Private Company Board Compensation and Governance

Susan Schroeder and Bertha Masuda are partners and Bonnie Schindler is principal at Compensation Advisory Partners. This post is based on a CAP report by Ms. Schroeder, Ms. Masuda, Ms. Schindler, Mr. Evans and Mr. Brown.  Related research from the Program on Corporate Governance includes The Perils and Questionable Promise of ESG-Based Compensation (discussed on the Forum here) by Lucian A. Bebchuk and Roberto Tallarita; and Paying for Long-Term Performance (discussed on the Forum here) by Lucian A. Bebchuk and Jesse M. Fried.


Board members at privately held and family-owned companies play an important role in governance and oversight and should be appropriately compensated for their contributions and efforts. However, the appropriate amount of compensation has been difficult to determine due to the lack of available market data on private company board pay.

To address this data deficiency, Compensation Advisory Partners (CAP) and Family Business and Private Company Director magazines conducts our Private Company Board Compensation and Governance Survey. The new 2022 third edition of the survey contains over 1,200 responses, an increase of about 300 participants from the prior full version of the survey in 2020. The high number of survey participants illustrates the enthusiasm and need for this data.

About the Survey Participants

The over 1,200 respondents represent companies in a broad range of industries and revenue sizes. Manufacturing is the most prevalent industry in the survey (25% of respondents), followed by professional, scientific, and technical services (11%); finance and insurance (9%); retail trade (7%), construction (6%), real estate, rental and leasing (6%); and wholesale trade (6%).

Participating companies span a variety of sizes as measured by revenue, number of employees and assets (financial services and insurance companies only). Exhibit 1 shows the distribution of responses across revenue ranges.

Of the participating companies, 70 percent are wholly family-owned or majority family-owned or controlled. The survey also drew participation from companies that are closely held, private equity-owned, and owned by employees through employee stock ownership plans (ESOPs). The business structures represented include S corporations, C corporations, limited liability companies (LLCs), partnerships, and other structures. Most participants are based in the United States, but the survey drew responses from all over the world. Nearly two-thirds of the respondents have fiduciary boards, while the remainder have advisory boards.

Compensation Components

The survey found that 86 percent of participants provide some form of compensation to board members. In contrast to public companies, 44 percent of private companies compensate “inside” directors (defined as family members or shareholders who serve on the board). For these companies that compensate inside directors, 67 percent compensate them on the same basis as the outside directors. The survey results reflect the differences from public company board pay. Private companies are more likely to compensate a larger group of directors and are more likely to use meeting fees in addition to annual retainers. Only a minority of private companies use long-term incentives, such as phantom and real equity, in their director pay programs.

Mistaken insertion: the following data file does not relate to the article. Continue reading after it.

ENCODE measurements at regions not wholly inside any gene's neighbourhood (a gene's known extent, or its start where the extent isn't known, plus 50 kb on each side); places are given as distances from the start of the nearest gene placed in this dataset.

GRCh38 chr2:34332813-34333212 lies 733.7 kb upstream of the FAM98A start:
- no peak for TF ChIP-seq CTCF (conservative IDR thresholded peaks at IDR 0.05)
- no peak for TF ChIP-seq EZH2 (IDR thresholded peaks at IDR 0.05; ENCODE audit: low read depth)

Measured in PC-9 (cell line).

Annual Retainer

Annual cash retainers are part of a typical director’s compensation package. Of the private companies surveyed, 45 percent compensate directors through cash retainers only, while another 27 percent use both retainers and meeting fees. The median amount of the cash retainer is $30,000 for 2022, an increase from $28,000 in 2020. Board retainers are highly correlated with company size as shown in Exhibit 3.

Long-Term Incentives

Not surprisingly, the survey found that the prevalence of long-term incentives for private company board service is low since private companies do not have stock that is easily liquid.

Only 26 percent of private companies offer long-term incentives for directors, with real equity – stock options or restricted stock/units – being the favored vehicles. Typical practices for private company long-term incentive awards are to grant the awards either annually or when the director is appointed to the board, and to have the awards subject to vesting, either immediately or over three years. The use of long-term incentives indicates that private companies continue to compete for board talent and are working to retain and align board members with the company’s overall success. CAP expects the use of long-term incentives for director compensation to increase over time, especially at larger private companies.

Meeting Fees and Other Components

Other key survey findings are:

  • The most common elements of cash compensation for private company directors are annual retainers (71%), travel reimbursements (53%) and in-person meeting fees (49%).
  • Meeting fees continue to be used by private companies, while most publicly traded companies have migrated to retainers only. Of the private companies surveyed, 13 percent use meeting fees as their only form of cash compensation, which is down significantly from the 2020 survey.
  • As with retainers, meeting fees increase with company size. (See Exhibit 4.) The median in-person meeting fee is $2,500, which is unchanged from 2020.